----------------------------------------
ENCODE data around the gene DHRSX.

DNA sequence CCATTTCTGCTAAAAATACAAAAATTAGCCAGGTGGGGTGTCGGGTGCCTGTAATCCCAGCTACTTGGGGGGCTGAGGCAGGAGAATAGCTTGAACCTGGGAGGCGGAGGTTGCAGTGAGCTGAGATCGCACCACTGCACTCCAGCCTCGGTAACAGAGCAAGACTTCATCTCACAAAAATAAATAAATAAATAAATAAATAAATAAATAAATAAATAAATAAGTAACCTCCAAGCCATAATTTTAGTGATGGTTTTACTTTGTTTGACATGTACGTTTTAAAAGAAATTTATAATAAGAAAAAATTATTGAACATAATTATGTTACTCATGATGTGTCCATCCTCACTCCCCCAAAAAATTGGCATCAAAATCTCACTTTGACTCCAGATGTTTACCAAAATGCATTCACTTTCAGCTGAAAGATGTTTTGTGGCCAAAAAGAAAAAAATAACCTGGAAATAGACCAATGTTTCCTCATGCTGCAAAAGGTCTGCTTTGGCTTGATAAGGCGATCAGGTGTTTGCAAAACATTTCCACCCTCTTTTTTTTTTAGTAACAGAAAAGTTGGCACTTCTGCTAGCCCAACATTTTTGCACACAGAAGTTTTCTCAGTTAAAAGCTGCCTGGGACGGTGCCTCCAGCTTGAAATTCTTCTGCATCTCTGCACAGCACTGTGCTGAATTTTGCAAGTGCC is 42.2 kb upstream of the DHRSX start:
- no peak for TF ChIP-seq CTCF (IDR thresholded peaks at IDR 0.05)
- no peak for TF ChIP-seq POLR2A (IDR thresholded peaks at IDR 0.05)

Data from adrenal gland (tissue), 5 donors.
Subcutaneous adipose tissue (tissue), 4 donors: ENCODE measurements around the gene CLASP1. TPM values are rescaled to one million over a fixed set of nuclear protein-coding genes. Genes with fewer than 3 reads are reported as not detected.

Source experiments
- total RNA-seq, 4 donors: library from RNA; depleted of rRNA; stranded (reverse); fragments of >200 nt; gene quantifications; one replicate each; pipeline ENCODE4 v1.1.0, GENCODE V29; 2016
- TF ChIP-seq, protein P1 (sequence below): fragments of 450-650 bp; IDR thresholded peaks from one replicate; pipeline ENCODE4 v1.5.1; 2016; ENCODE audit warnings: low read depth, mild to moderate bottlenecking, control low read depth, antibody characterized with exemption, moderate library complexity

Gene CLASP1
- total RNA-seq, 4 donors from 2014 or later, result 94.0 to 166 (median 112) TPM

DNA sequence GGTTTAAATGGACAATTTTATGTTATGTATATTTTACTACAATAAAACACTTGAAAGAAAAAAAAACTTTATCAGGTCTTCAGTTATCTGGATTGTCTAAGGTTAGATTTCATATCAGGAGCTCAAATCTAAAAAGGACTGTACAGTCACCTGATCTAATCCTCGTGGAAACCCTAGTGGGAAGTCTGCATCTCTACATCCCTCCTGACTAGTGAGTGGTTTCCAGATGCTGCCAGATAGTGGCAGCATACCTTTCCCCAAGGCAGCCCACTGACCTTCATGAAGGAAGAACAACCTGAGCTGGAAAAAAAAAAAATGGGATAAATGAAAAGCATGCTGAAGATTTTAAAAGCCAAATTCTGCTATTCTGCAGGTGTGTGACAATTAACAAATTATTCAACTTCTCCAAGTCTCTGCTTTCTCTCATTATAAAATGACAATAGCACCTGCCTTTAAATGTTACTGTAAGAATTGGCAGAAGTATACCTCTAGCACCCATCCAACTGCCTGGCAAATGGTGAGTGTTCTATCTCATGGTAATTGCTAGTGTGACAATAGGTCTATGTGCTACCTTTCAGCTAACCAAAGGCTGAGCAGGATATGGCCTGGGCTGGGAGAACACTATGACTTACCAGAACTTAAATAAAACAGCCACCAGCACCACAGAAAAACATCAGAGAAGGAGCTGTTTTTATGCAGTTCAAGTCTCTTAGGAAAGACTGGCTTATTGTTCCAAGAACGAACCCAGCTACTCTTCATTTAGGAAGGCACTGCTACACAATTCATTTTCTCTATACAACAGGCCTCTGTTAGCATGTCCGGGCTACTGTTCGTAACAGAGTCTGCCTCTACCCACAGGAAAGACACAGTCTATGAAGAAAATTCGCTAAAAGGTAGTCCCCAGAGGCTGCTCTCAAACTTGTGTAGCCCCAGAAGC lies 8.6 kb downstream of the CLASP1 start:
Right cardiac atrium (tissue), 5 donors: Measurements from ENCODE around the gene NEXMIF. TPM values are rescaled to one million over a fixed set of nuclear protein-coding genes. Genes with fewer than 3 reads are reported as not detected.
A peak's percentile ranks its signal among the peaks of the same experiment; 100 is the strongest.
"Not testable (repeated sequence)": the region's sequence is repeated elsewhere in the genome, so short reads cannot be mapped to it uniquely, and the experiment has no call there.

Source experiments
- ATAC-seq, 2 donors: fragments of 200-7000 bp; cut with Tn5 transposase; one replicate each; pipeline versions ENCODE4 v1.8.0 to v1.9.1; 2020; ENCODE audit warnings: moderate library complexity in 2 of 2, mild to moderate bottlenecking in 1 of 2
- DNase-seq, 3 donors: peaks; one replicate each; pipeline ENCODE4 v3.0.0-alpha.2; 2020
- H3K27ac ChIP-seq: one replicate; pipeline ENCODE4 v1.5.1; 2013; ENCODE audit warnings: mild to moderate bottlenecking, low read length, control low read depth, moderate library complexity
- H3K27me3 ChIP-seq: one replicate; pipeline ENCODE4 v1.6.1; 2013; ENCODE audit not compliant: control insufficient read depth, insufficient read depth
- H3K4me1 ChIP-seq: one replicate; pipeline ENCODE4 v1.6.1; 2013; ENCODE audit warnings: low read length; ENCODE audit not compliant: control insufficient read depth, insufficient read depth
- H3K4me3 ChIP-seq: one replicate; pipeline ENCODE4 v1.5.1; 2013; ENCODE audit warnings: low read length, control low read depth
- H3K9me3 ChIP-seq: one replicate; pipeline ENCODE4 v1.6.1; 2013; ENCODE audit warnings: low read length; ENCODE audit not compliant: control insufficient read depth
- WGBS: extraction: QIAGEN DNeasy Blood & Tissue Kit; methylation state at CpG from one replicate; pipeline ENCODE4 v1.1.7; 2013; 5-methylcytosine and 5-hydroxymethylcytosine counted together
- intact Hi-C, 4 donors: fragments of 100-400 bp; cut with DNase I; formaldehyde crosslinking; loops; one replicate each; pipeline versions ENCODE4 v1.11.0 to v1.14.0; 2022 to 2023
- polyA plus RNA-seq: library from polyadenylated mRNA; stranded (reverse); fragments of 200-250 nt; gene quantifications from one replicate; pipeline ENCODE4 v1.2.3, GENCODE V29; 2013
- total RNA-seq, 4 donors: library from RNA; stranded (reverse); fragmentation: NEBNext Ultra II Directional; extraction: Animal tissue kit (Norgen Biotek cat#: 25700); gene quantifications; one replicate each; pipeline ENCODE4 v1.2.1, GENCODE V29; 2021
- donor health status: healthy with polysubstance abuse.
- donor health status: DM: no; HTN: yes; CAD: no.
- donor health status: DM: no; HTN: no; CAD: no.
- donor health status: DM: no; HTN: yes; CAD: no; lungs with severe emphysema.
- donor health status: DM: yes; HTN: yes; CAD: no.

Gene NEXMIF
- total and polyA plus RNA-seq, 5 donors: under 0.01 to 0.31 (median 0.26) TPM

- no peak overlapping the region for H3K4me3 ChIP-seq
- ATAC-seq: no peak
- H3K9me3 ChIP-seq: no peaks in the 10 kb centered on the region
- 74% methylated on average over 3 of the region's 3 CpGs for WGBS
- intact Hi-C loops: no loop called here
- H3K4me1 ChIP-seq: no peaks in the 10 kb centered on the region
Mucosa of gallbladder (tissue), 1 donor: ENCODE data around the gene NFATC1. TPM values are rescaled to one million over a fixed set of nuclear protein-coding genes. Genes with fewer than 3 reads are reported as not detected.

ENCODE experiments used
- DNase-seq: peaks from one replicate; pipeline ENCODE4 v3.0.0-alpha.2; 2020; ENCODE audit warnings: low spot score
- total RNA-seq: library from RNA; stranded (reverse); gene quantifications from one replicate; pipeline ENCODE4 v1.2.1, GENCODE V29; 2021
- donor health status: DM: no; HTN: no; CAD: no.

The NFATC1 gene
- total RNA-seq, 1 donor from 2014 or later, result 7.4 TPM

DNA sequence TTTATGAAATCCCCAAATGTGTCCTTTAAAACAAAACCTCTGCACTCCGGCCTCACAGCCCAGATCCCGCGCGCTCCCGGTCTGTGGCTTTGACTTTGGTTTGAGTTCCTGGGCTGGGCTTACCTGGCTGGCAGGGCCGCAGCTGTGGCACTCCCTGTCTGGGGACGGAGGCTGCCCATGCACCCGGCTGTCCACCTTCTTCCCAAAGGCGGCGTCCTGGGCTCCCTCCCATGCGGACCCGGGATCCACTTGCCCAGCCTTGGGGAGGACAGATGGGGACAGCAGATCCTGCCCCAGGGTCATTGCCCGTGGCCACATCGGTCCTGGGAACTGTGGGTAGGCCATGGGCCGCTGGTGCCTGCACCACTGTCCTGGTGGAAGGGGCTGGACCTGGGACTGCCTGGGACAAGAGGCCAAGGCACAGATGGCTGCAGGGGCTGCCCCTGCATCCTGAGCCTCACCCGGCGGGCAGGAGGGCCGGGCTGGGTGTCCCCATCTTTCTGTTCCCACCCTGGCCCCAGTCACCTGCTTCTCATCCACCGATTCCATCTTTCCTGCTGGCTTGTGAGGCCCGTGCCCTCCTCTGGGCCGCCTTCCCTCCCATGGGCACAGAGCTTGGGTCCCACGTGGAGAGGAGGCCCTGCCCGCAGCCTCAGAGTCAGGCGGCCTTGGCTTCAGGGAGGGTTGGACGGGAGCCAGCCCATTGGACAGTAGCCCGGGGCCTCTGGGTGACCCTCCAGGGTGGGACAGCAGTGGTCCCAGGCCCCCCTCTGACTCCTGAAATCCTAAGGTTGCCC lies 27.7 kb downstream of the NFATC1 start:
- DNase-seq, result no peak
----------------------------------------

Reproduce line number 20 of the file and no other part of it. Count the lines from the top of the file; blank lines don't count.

- H3K27me3 ChIP-seq: one replicate; pipeline ENCODE4 v1.6.1; 2013; ENCODE audit not compliant: control insufficient read depth, insufficient read depth